Chronic obstructive pulmonary disease, or COPD, is a group of diseases that cause airflow blockage and breathing-related problems due to a loss of elasticity in the airways and air sacs in the lungs. The loss of elasticity results in shortness of breath, constant coughing, wheezing, and excess mucus production. The highly prevalent nature of this disease and the loss of quality of life associated with it make it an important health concern. Risk factors for developing this disease include age, environmental exposure to lung irritants, and the two most important: cigarette smoking and sex.

The association between smoking and COPD is well established with the National Health Service (NHS) reporting as many of 90% cases of COPD considered to be caused by smoking. The link between sex and COPD is not as clear-cut. Among men and women who smoke the same amount, studies found women to be more susceptible to developing COPD than men. This is possibly due to hormonal differences and differences in the airways’ response to various stimuli between the two sexes. However, men have a higher prevalence of smoking than women in developing countries; therefore, more men are exposed to this risk factor, and COPD is generally more common in men in these countries. In countries where the tobacco smoking rate among women is relatively similar to that among men, such as the US (28% in men and 24% in women in 2009 as reported by the World Health Organization) and Australia (22% in men and 19% in women in 2009), the prevalence of COPD is relatively higher in women or comparable to that in men.

Figure 1 below presents the sex-specific diagnosed prevalent cases of COPD estimated by GlobalData epidemiologists for 2015 in the eight major markets (8MM: US, France, Germany, Italy, Spain, UK, Japan, and Australia). In six of the eight markets, men make up the majority of the diagnosed prevalent cases of COPD. In Japan, this trend is especially prominent, with approximately 700,000 cases in men compared with approximately 300,000 cases in women in 2015.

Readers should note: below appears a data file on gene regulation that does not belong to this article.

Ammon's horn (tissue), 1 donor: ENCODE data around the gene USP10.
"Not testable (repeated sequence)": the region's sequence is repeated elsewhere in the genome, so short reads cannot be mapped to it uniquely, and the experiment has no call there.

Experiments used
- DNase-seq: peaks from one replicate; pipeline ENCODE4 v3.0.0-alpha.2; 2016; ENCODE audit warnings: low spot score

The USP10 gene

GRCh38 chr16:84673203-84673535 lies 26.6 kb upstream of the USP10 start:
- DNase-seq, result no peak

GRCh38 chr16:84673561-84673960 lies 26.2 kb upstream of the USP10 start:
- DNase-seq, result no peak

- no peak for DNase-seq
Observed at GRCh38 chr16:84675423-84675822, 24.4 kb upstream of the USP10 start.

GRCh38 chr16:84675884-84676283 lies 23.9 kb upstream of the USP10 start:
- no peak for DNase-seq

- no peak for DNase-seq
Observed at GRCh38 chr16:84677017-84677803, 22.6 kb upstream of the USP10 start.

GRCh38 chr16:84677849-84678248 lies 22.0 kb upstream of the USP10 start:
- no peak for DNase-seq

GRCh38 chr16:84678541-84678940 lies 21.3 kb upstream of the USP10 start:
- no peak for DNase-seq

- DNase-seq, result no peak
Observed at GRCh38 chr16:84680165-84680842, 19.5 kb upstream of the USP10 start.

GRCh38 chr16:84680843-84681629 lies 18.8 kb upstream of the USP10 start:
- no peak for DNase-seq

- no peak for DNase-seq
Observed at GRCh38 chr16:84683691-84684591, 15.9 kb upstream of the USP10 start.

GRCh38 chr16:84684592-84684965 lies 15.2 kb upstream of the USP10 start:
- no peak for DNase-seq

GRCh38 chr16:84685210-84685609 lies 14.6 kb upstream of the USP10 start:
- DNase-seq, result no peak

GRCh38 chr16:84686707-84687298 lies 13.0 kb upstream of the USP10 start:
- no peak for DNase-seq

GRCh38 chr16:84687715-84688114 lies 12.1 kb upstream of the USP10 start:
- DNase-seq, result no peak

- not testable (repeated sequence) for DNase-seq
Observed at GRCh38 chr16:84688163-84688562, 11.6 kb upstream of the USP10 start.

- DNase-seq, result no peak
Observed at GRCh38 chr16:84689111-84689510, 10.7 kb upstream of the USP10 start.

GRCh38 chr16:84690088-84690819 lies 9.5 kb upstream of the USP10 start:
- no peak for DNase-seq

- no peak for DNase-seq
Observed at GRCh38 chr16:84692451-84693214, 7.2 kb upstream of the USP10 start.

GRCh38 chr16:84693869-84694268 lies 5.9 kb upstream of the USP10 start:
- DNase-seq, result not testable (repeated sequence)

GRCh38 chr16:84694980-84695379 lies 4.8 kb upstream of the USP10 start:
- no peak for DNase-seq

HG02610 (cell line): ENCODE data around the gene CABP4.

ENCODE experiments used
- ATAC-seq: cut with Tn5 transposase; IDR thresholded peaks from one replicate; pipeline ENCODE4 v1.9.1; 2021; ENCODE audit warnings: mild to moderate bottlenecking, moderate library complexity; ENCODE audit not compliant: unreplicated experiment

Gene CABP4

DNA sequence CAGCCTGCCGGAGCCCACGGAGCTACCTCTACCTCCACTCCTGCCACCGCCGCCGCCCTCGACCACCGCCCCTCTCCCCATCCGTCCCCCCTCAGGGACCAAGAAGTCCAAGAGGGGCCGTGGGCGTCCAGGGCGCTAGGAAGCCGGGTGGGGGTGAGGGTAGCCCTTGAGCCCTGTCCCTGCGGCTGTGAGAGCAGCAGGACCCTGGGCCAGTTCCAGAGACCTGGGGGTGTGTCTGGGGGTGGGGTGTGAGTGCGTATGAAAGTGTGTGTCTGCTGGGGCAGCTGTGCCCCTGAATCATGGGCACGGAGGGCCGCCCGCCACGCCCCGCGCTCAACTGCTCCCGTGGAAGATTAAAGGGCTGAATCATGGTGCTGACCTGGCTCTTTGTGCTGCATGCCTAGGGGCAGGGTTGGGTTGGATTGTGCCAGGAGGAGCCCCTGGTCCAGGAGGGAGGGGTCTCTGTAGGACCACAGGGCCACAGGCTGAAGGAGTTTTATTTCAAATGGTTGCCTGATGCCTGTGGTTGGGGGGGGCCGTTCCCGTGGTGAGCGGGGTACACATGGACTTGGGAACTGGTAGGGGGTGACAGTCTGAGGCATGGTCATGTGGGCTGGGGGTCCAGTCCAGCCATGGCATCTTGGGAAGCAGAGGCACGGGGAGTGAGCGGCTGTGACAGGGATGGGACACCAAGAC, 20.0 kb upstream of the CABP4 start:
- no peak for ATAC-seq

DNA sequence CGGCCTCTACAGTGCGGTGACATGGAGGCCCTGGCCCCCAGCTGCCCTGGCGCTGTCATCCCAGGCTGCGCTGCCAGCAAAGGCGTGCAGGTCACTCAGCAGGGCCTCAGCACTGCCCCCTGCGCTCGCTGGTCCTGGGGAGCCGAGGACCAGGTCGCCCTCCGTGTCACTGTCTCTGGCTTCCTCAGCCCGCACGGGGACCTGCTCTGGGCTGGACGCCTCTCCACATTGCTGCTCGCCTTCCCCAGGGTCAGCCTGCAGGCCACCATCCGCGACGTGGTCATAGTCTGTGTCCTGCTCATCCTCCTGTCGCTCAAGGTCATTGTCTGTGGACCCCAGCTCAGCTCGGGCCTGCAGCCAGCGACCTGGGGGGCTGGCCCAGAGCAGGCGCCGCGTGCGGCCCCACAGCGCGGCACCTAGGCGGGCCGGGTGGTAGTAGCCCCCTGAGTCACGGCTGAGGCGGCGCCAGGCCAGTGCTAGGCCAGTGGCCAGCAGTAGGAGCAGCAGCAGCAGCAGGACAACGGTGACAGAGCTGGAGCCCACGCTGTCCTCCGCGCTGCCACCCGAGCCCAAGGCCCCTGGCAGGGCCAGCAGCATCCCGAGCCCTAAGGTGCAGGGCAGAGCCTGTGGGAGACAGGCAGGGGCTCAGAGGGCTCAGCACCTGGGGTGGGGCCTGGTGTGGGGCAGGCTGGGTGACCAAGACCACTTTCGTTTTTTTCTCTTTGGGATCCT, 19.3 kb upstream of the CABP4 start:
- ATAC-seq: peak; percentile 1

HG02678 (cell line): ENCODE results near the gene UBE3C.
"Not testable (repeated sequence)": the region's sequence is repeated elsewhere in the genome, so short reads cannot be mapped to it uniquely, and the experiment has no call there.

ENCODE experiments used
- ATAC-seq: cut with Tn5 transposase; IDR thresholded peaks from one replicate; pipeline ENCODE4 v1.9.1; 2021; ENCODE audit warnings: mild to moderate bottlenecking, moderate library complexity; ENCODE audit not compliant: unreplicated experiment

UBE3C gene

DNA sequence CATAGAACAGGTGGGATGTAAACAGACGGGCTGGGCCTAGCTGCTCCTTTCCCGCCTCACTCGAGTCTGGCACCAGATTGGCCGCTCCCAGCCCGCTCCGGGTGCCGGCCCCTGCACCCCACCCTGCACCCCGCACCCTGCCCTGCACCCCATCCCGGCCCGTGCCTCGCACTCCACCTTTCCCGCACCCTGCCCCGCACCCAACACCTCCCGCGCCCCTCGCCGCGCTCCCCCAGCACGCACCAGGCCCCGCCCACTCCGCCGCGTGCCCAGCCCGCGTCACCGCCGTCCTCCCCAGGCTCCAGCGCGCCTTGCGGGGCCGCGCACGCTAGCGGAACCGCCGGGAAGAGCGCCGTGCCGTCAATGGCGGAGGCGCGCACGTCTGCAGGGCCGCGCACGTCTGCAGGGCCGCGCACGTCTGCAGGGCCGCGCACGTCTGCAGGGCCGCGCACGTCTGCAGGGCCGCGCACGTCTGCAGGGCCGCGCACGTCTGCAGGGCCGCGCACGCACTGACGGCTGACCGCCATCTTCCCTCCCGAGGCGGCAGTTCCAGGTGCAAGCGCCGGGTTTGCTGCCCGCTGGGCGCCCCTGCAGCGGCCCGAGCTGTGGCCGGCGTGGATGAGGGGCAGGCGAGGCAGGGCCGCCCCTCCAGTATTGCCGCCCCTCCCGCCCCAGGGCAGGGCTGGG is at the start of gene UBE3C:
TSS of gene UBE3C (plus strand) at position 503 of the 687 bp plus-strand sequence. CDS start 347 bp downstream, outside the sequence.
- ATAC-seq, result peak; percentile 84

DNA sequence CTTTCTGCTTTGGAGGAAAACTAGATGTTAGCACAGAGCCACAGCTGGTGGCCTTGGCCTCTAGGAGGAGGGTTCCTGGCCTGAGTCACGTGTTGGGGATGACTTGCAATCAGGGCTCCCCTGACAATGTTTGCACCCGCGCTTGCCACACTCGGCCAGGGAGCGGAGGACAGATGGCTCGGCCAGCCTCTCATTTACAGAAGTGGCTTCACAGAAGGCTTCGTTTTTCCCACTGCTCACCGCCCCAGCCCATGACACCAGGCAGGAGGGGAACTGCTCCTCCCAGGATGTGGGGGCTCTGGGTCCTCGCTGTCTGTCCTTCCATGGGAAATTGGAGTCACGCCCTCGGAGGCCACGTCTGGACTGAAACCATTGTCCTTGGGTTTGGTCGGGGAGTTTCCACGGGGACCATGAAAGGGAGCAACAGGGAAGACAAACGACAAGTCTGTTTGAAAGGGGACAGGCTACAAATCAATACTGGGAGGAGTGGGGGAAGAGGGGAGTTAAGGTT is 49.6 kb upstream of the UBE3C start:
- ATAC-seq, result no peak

The clear link between smoking and COPD means treatment and disease prevention can be clearly targeted towards quitting smoking. The more complicated association between gender and COPD would be an interesting focus for research to understand what underlying factors are causing women to be more susceptible despite comparable smoking rates. Further detail on the epidemiology forecast for COPD in the 8MM can be found in GlobalData’s EpiCast Report: Chronic Obstructive Pulmonary Disease – Epidemiology Forecast to 2025 and on GlobalData’s EpiCast Model:  Chronic Obstructive Pulmonary Disease – Epidemiology Forecast to 2025.

Figure 1: 8MM, diagnosed prevalent cases of copd, men, women, ages ≥35 years, 2015, N

Source: GlobalData                                                                                 © GlobalData

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5EU = France, Germany, Italy, Spain, UK; 8MM = US, 5EU, Japan and Australia